Princess Vukobrankovics. The Three Lives of Elisabeth Thury

Radio Feature
ORF (Austrian Broadcasting Corporation) and German Broadcasting Cologne 2014

52 min. 27 sec.

Awarded the Dr. Karl Renner Prize for Journalism 2014

Journalist. Resistance fighter. Murderer? Milica von Vukobrankovics, born in 1894, was the last scion of a noble Serbian family that had already played a significant role at the Battle of Kosovo. Shortly after the end of World War I, Milica was at the center of two spectacular court cases. She was indicted for attempted murder by poisoning.


Third Voice

In Milica Vukobrankovics herself we must see both a piece of Vienna and a piece of the Balkans. Her ancestors were not choosy about the means when it came to solving unwanted conflicts. In her homeland, blood vengeance was the rule, even for disappointment in love. — She emerged from prison completely shunned by society, pauperized and careworn. But hardly had she regained an income, a profession, a society, and a sphere of influence when she resorted again to poison. A person who acts like a witch and looks like a lady. — Femme fatale! Siren! Fifteen marriage proposals during the trial! — The prisoner’s dock becomes a director’s rostrum from which she conducts the trial! —

Weiberzelle 321
Women’s Prison cell 321

First Voice

The judges, who for almost a year have been reading the name Vukobrankovics in connection with the words murderess and poisoner, necessarily approach the trial with a firm preconceived conviction, so that the prosecutor has an easy job of it.

(Text excerpt 1, Prinzessin Vukobrankovics)

The motive of disappointment in love remained unproven, and she did not make a confession. After her release, she changed her occupation and her name. As Elisabeth Thury she became a journalist and joined the Social Democratic Party, and when the party was outlawed she entered the resistance.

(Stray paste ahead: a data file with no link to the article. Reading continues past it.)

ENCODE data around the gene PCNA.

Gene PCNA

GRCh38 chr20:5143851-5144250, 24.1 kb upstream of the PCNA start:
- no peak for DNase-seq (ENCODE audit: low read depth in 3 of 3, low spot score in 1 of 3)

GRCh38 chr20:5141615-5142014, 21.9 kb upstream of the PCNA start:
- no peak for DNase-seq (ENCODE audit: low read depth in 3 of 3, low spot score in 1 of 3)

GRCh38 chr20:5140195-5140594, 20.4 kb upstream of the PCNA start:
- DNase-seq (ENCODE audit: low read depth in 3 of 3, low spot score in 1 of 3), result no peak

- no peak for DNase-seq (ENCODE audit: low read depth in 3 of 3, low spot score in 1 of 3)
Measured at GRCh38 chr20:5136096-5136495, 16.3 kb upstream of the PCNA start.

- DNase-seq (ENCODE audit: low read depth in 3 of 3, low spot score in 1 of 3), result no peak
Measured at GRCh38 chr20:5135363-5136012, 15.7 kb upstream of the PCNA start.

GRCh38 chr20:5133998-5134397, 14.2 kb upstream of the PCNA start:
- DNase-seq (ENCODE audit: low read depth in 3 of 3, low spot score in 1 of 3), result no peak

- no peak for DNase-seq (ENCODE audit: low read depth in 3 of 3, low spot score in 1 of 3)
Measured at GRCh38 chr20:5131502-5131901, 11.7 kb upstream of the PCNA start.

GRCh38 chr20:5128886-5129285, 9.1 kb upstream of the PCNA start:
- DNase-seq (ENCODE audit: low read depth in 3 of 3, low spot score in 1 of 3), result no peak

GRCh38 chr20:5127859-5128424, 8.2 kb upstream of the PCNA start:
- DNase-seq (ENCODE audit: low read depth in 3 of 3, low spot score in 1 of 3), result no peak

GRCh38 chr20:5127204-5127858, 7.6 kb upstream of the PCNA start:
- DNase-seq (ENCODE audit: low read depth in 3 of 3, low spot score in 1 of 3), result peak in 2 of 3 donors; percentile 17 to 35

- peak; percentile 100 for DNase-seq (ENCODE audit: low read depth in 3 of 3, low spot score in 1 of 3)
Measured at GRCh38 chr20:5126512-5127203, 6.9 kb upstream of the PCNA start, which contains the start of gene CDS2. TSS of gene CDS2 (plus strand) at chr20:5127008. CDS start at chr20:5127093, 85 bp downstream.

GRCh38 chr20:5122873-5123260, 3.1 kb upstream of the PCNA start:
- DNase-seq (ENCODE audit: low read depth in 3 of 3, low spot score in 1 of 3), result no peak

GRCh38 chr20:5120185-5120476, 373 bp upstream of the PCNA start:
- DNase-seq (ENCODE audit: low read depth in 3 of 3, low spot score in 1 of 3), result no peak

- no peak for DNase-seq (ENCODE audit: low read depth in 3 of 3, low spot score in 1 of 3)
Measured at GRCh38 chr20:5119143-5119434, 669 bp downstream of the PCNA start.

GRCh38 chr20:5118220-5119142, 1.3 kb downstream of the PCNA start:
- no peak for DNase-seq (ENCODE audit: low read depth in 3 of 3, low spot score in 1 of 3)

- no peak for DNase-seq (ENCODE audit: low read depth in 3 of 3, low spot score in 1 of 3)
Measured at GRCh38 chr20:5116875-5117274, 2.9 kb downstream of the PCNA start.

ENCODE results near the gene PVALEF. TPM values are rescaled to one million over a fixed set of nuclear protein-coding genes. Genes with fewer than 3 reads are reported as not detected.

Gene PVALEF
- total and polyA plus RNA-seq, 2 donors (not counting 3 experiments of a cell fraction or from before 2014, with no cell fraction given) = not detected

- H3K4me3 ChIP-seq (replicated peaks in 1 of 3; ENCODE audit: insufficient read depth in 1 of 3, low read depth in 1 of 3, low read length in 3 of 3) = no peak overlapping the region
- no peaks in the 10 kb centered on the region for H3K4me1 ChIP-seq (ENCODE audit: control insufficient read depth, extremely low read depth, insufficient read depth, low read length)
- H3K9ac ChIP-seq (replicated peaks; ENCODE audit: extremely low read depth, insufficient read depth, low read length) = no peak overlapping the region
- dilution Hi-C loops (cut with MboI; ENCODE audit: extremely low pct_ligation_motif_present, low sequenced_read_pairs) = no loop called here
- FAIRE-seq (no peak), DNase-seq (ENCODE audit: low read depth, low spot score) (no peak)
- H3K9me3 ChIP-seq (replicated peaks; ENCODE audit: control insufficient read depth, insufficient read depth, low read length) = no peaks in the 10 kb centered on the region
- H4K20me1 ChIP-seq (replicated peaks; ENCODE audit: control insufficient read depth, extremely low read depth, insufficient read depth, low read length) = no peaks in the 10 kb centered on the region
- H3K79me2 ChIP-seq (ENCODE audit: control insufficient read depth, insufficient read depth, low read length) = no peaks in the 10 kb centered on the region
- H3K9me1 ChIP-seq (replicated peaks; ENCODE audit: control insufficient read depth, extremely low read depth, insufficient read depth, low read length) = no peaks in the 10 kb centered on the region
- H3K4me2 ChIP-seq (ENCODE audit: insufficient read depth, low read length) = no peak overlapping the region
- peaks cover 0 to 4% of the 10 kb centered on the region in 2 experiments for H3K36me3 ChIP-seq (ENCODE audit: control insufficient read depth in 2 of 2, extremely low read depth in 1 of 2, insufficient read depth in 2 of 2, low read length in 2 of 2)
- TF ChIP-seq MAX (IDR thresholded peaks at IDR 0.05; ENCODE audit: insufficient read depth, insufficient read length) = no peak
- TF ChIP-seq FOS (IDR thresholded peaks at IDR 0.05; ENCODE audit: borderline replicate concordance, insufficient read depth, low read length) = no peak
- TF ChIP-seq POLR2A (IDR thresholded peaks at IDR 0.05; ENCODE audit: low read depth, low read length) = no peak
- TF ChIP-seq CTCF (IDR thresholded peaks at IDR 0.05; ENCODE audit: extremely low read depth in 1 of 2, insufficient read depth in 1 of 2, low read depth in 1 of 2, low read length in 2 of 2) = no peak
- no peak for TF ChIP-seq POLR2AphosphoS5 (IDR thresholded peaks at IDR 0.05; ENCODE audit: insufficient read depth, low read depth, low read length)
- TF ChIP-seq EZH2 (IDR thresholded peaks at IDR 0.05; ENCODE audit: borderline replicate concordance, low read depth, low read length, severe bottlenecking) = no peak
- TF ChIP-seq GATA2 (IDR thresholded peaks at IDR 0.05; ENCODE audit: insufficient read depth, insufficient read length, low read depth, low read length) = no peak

THURY Fotos aus der Erkennungsdienstlichen Kartei der Gestapo Wien
From the identification files of the Vienna Gestapo

In 1939, after a year of confinement by the Gestapo, she was transferred to the women’s concentration camp at Ravensbrück. By the end of the war she had risen to the status of director of the camp police, which many viewed ambivalently.

Third Voice

(various distances from the microphone, various tempos and volume; exterior ambience, only the final sequence interior)

Domineering! — More Catholic than the pope. — Her blows: painful and targeted. — — She used and abused her power. She had totally shed her communist past. — She didn’t hit, but she rarely did anything helpful for others either. — Her remarkable appearance: a big head with gray hair in an Eton crop, a big nose and an awful voice. She had no neck. Her somewhat hunched back sat right beneath the back of her head. — She had once been accused of murdering her husband, but was acquitted on the basis of mitigating circumstances, in fact by the former mayor Seitz, who was also in the cell block. Once when Thury stood waiting outside the cell block door, he was just being let out to take a walk. With all the charm of his old Franconian gallantry, he doffed his hat to her, and Thury slumped under this chivalric gesture. She had probably long forgotten precisely this gesture. She had been extraordinarily coarsened in the camp.

First Voice:

Tormented women behind barbed wire
Like beasts confined in an abattoir
Here many blossoming lives were destroyed
And many a funeral urn was deployed —

Second Voice:

Yet the inmates could not figure out whether Thury’s behavior was part of her double-game strategy or whether she was actually cooperating with the SS.

(Text excerpt 2, Prinzessin Vukobrankovics)

When the Austrian Press Agency was founded, Elisabeth Thury’s third career began. She became one of the most influential journalists, known even beyond Austria’s borders. The defamatory rumor that she was a murderess followed her until her death in 1973.

Grab auf dem Zentralfriedhof
Her grave on the Cemetery Zentralfriedhof

Website Ö1 Hörbilder

Translation Geoffrey C. Howes